Camp Dea, near Youngs Mill
Saturday 16th Nov., 1861.
My dear Wife:
After waiting for an opportunity to send for the box containing the stove, etc. I received it at last yesterday, and I am now seated in my tent, with a plank floor, carpet and stove with a fire in it, and tho the wind outside blows cold, I am quite as comfortable as I would be in a house. Please return thanks to David for the cassimere shirts, which were the very things I wanted, also to Coz. Amanda and her little girl, with Luly, for the socks, all of which will contribute largely to my comfort this winter. You have no idea how the old carpet reminded me of home and the nursery, and it would require but little encouragement to become homesick, but orders are that leaves of absence are not to be granted till 1st January and it may be that I will not see you all before that time. I will come home in the event I am taken sick, but shall not otherwise unless Gen. Magruder relents.
I have a great deal to do in having log huts built for my men as well as myself, for tents will not stand snow storms. Then I will have a great tax on me to attend to my sick when I lose Dr. Parker, who has resigned and expects to go up on Monday. He will be a great loss to the whole Regiment and from intimate acquaintance with him and seeing his success as a physician, I have great respect for his ability, and while I dislike to lose him I cannot blame him and think it would be selfish to wish others to be forced to share with me the troubles of our disorganized Regiment, while they have not the same responsibility to look after as the Captain of a Company. I am very uneasy about the health of my Company, as the winter is now coming on and they have not a house to go into on account of no tools to build them with, and the exposure to cold I fear will give them pneumonia, rheumatism, etc. I wrote to Col. August an official letter upon this subject the other day, calling his attention to the necessity of at once attending to the health and comfort of this Regiment, and requesting him if he could not remedy matters to send my letter to Gen. Magruder, and if necessary to the Secretary of War. I have heard nothing more of it, but there is evidently a disposition to provide tools at once and hasten the building of winter quarters, and we may yet get in them by Christmas, tho I doubt it very much.
I have more sick now than at any time since I have been in service, 10 at Hospital in Williamsburg and 16 unfit for duty in camp. I hope the Lord will temper the storms of winter and not let its severity carry them to an early grave. Oh, that through the dark clouds of war peace could shine upon us, that God, our God, should become the God of our Nation and be acknowledged in all their ways. Then will war have proven and blessing rather than a curse. (I am writing it being so dark I cannot see the lines).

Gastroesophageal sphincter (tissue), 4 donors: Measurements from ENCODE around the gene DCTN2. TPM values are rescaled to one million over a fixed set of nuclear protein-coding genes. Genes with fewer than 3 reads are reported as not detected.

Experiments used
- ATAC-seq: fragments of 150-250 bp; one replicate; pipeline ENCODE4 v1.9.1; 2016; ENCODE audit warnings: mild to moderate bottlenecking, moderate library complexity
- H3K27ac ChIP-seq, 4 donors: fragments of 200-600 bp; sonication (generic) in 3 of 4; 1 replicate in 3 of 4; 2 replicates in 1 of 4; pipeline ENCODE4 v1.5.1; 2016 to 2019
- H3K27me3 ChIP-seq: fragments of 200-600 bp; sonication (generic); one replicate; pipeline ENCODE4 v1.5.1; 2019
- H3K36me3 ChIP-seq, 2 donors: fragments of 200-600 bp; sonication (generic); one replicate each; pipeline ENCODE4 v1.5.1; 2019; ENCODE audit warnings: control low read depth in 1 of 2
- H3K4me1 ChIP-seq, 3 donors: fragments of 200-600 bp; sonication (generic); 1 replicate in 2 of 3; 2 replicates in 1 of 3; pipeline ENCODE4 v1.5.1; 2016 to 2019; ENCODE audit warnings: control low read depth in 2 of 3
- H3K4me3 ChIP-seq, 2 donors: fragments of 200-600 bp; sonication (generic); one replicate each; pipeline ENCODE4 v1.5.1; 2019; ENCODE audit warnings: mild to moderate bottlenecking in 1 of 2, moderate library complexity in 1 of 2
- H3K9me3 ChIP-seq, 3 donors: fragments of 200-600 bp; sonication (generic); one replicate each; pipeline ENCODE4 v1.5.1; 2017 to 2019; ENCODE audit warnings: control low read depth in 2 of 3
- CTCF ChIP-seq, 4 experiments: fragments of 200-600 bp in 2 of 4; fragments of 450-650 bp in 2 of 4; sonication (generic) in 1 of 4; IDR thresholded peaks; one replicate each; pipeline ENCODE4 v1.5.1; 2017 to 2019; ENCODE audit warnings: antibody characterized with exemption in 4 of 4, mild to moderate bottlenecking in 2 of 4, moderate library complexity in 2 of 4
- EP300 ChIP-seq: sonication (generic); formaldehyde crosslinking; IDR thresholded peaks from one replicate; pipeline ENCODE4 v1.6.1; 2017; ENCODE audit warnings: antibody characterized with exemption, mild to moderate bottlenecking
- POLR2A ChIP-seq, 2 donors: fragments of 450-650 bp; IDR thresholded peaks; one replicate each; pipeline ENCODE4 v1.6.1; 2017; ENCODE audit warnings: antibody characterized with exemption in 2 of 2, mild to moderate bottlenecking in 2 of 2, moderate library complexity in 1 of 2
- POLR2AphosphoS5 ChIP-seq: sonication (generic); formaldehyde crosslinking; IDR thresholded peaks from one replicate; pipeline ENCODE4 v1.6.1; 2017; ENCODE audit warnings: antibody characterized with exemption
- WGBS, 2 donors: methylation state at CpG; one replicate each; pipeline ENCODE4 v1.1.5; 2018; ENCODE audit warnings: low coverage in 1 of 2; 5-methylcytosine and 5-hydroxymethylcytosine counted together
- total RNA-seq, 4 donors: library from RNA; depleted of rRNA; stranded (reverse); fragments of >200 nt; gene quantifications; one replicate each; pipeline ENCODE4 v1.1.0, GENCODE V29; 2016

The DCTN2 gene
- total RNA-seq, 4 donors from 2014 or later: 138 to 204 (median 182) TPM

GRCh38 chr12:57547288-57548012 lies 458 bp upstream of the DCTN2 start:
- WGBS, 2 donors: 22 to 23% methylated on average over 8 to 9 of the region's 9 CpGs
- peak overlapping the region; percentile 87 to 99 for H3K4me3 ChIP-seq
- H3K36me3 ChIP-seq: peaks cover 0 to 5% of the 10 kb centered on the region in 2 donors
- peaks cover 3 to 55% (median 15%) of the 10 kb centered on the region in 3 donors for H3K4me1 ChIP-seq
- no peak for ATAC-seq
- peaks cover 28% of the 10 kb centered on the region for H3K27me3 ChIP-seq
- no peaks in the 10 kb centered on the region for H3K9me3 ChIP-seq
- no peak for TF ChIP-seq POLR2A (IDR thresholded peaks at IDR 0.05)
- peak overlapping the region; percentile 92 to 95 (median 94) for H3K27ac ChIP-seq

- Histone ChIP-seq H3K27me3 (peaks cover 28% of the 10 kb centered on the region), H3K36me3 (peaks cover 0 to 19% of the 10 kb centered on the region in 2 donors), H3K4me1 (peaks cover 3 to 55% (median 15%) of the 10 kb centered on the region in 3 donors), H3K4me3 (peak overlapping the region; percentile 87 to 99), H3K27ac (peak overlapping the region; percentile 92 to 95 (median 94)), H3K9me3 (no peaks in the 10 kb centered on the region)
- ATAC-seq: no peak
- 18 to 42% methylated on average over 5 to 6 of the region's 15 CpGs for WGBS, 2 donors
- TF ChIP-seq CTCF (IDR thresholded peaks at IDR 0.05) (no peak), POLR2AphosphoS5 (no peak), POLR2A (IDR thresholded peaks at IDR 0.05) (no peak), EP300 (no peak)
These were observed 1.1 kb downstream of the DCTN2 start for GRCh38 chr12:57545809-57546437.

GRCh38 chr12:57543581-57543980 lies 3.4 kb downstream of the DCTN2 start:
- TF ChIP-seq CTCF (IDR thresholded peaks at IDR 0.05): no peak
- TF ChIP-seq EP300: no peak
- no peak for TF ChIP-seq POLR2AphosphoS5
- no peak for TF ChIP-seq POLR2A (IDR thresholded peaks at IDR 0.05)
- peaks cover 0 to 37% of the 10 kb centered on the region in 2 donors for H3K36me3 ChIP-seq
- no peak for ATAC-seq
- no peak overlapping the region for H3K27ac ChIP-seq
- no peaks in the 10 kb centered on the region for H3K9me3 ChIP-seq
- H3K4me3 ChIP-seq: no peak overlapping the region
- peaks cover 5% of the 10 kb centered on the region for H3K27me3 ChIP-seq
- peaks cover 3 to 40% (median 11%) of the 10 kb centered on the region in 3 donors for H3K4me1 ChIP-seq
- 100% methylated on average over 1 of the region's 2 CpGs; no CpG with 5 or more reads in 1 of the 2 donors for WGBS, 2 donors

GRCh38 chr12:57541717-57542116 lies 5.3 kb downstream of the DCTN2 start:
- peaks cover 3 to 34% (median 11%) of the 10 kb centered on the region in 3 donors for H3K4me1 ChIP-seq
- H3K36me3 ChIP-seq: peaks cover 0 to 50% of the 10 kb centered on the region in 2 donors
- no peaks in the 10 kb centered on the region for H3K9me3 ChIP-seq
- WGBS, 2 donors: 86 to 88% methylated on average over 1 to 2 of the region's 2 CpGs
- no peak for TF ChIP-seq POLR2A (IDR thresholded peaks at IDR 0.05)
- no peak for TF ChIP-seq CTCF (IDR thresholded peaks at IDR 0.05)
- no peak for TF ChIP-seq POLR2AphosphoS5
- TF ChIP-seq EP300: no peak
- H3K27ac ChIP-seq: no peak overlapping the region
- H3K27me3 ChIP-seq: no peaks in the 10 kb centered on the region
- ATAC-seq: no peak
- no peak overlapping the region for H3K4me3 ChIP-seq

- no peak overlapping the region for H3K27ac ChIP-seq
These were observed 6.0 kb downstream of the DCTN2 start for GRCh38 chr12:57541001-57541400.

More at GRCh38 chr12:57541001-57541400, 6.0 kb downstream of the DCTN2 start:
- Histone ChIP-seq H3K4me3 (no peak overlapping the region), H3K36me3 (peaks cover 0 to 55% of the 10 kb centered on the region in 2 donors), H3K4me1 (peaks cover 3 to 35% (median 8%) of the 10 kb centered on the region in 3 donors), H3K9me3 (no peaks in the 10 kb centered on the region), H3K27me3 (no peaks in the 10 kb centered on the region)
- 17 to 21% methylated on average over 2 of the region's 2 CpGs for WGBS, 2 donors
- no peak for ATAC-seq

Yesterday was a fast day, and in fasting I hope I found it profitable to my soul. We had no military duty to perform, and it was the best day of rest and prayer and private mediation that I have enjoyed during the last six months, and while I find sin in my heart and feel self condemned that I have not improved the time allowed me to entirely root it out, I behold at the same time the boundless mercy of the Lord, the great love of the Saviour, and I determine to keep on relying alone upon them for salvation. I hope that the great national chastisement of war may make us individually better Christians, and a united Christian effort will tell upon the world around for the Glory of the Redeemer, and that the close of the war may be followed by a more vigorous onslaught upon the kingdom of darkness. But the end of the war is far distant, it may be, and since all things are possible with the Lord, let us improve the present and do good while we would get good. How unfortunate that at a time when an unusual number of human beings are being ushered into eternity, both in battle and the disease incident to camp life, Christians, yes good people, allow themselves to be so entirely absorbed in war and rumors of war, who have itching ears for the result of the latest victory, whether we conquer or they conquer, and forget for the time the great warfare, which is to tell in eternity in which they engaged as soldiers of the cross, they allow themselves to sleep at post, and the great final Court Martial will consign them to an ignominious eternal death unless the executive clemency of a kind Saviour interfere in their behalf. If the occasion does not present itself to do good, let the quiet example of Christian consistency like leaven make for God’s glory.
I am expecting orders daily for our Regiment to march towards Hampton to be absent twelve or fifteen days, sleeping out without tents, to gather corn, etc., from all the farms between this place and Hampton, all the farmers having deserted their farms early in the summer. After that expedition the weather will be so cold and the roads so bad that the campaign will be closed for the winter, and we will then build winter quarters and remain in them till spring opens. In this expedition my buffalo robe will be invaluable and will keep me warm in spite of the weather.
My dear, if I have not before told you, I have been guilty of neglect in not advising you that this is a land of sweet potatoes, but not Irish. I know you send them because you know I am fond of them, but just put something in the place of them.
Kiss all the dear children and let them know that I want to see them just as much as they do me and that six months or more and I hope our little home circle will again be made pleasant by a happy continuous reunion.
Give my love to the Stewarts, Uncle ______, and all friends when you see them, and remember to pray continually for God’s favour on our arms and his direction of our affairs and a speedy peace.
Yours most affectionately,
Jno. S. Walker.